I found a site that's quite interesting called www.betterhumans.com, mostly about posthumanism, futurist silicon v. meat type debates. Seems like a good source of ideas. I'm ploughing ahead, and as far as the first draft of Against Gravity goes, I feel like I'm probably around the one-third mark.

We did the writer's circle at the GFT, but in my opinion it wasn't that great. You can hear music from adverts and the movies that are on quite clearly through the walls, loud enough at times - particularly when queues of people are moving past the room we workshop in - to make it quite hard to concentrate on whatever story is being workshopped. We may stick there as long as it's convenient, but I suspect if we do it's going to put people off coming back. We'd been thinking of sticking to the city centre, since some people find it easier to get to and more central depending on what part of town they're coming from, but I think we may have to slide back towards thinking about the West End. There just doesn't seem to be anywhere suitable in town now that Borders is out. I was even thinking of suggesting the Lansdowne Church, where we used to go .... but it would be a bit weird, for me at least, like stepping back in time. Or maybe that would be a good thing, I don't know.

Up to 36,344, or thereabouts.


Well, I had some good - or at least hopeful - news. An email from my agent saying that Angel Stations has been passed on to the editor at the publisher's who are considering it with a good report from the editor's reader. To recap, originally my agent sent the synopsis and first couple of chapters to the editor, who handed it to his reader, who read it, decided it was good enough for the editor's consideration; as a result of which, that editor then read that synopsis and sample, and decided he'd like to see more.

Now what's happened is, that same reader has read the complete novel manuscript, and passed it onto the editor with what my agent calls 'a good report'. Now, that isn't a sale by any means, but it's good news. My agent does seem to feel the editor is going to expect rewrites, but I've already said I expect that anyway. I've done a good job of not looking at all at the manuscript - it's sitting right here by my arm where it's sat untouched for the past couple of months - so that it's fresh to me when I eventually go back to it.

So ... wish me luck.

In the meantime, I'm having some thoughts about my main character in the new story, Against Gravity. I need to develop him more as a character; spent less time on his background than I should have. I made him an investigative journalist. Note to self: on second draft, flesh this out a lot more. Make the reason he's thrown in jail some famous article he's written, some deeply excoriating piece of Pulitzer-winning journalism that's dangerous to the Wilber regime.

The word count's up to 34,945.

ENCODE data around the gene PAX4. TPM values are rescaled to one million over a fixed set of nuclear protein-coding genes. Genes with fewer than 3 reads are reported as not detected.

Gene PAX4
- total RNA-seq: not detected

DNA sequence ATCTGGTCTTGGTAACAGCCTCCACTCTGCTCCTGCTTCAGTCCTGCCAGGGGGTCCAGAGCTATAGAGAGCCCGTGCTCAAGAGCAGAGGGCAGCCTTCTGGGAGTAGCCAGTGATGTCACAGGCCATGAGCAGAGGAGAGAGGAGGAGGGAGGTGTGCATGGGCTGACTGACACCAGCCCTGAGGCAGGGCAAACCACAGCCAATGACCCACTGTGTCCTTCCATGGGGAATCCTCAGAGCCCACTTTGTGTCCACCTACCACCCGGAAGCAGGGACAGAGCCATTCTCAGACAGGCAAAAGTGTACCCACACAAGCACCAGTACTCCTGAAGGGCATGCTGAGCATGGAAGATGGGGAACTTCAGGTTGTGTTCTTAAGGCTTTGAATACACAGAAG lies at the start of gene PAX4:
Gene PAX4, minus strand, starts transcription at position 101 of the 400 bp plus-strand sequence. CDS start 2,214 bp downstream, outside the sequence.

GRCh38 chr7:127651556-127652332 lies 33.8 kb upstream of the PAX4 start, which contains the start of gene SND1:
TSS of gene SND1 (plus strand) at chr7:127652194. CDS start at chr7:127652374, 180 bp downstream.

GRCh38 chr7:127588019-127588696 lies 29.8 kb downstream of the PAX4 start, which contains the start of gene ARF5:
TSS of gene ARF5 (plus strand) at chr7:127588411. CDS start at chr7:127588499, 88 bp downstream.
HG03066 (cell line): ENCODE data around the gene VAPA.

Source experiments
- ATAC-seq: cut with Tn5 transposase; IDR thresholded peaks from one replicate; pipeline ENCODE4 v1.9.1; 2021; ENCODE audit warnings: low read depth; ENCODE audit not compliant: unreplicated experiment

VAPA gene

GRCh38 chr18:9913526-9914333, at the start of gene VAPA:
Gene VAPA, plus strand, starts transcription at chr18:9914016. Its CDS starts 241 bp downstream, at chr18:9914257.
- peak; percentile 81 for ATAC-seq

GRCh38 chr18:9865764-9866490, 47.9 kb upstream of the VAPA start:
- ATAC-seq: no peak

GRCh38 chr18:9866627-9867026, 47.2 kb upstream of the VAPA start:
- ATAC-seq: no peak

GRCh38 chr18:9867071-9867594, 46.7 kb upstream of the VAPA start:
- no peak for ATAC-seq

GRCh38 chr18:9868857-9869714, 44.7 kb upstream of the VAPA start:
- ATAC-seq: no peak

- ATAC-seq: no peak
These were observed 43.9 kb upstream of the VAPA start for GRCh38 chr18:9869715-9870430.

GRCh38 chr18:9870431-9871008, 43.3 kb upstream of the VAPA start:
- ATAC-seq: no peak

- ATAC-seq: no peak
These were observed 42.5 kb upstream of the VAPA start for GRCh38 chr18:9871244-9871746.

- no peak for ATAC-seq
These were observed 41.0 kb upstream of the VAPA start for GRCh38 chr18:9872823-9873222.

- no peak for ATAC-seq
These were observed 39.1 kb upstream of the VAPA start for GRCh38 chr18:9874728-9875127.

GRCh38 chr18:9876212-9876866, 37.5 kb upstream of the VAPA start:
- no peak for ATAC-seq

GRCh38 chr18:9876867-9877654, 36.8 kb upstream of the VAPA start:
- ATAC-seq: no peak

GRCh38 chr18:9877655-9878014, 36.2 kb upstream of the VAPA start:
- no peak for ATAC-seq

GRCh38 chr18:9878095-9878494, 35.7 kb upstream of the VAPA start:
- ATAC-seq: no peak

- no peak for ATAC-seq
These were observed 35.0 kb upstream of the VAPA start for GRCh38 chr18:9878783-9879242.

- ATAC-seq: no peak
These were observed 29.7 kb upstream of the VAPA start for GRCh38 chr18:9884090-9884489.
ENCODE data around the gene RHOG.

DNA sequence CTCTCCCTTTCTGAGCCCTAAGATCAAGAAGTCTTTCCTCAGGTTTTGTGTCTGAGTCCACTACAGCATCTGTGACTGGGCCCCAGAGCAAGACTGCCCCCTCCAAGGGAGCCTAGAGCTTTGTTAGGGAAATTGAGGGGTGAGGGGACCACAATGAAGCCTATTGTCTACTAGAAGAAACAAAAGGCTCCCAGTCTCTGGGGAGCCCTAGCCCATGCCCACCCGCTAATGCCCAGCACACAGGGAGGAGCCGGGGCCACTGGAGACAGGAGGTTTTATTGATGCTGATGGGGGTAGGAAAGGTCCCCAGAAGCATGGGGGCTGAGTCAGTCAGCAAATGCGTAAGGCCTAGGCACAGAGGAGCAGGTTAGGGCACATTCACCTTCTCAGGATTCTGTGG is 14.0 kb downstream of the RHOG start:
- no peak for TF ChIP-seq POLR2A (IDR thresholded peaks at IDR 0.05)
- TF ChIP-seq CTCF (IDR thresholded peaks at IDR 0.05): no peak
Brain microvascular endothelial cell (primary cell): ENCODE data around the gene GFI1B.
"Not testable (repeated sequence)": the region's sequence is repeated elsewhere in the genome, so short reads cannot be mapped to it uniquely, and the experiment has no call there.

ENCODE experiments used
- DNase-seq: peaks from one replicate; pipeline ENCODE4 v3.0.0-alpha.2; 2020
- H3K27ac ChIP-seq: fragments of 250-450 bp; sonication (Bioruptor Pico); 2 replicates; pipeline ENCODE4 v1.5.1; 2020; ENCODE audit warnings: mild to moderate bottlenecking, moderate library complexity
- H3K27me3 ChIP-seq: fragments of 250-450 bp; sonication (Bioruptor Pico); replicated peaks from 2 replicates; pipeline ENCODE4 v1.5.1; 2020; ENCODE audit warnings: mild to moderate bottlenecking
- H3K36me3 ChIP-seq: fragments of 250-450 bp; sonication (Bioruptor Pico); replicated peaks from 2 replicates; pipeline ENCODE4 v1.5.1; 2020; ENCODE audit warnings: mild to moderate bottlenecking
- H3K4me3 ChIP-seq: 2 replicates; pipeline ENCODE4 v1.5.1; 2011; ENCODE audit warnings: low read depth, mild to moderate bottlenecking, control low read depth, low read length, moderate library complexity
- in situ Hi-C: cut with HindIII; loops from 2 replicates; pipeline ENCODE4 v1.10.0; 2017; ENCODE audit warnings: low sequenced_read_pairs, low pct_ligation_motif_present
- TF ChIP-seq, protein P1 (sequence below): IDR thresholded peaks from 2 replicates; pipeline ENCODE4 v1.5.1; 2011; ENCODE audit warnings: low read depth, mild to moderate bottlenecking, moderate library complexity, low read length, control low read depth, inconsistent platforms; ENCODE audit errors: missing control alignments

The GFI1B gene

That's the start of the Angkor Wat part of the story done. I used the Rough Guide online for some of my research, plus a map of that part of Cambodia I found, although I should download some more pictures of the complex to get my descriptions more accurate. I like to think of this as the 'Blofeld' section of the book.

Unfortunately, Mandy didn't get into Glasgow University for the English degree. However, she's still waiting on Strathclyde University, which supposedly actually has a better degree course in English. Fingers crossed. Also got a call from Dave, who's back from Edinburgh and, I suspect, wibbling on the edge of actually moving there since that seems to be where everybody he knows is. He's been spending much of his time, it seems, setting up an office network for the Green Party's Scottish headquarters for the upcoming elections. I may chase him up about maybe upgrading my pc purely so I can play demented computer games of the type that make MJ get that slightly distressed look on her face. But then, I'm not the one who walks about the flat coated in live Gerbils.

Today's word count is, 32,584.


It seems someone from my circle of friends and acquaintances read my blog and made the observation that my obsessive (I don't deny it) daily word-count was a sort of writer-equivalent of Bridget Jones' clipped 'weight: 9 st. Calories: 300' diary entries. I don't deny it, though it does occur it might be a little boring for anyone reading this seeing nothing but lists of numbers.

Mind you, the whole point I'm doing this is to get my fingers up to speed before I actually sit down and do some writing on the book, assuming I don't do the book-writing first, which is when I end up with nothing to say because I've just pounded out 1800 words of rough first-draft text, I only ever end up sticking in a note verifying that I've written that number of words. And if you think I'm bad, you should see some of the writer's blogs I've seen; carefully broken-down tabular/statistical analyses of daily word count in a given month or year or day as compared to any other. Me, I just want something to look back over in twenty years, being one of those people who has enough trouble remembering what they had for breakfast yesterday morning, let alone remembering what the hell they were doing at all the whole of the previous week.

For the record, however, today it's at 31,321.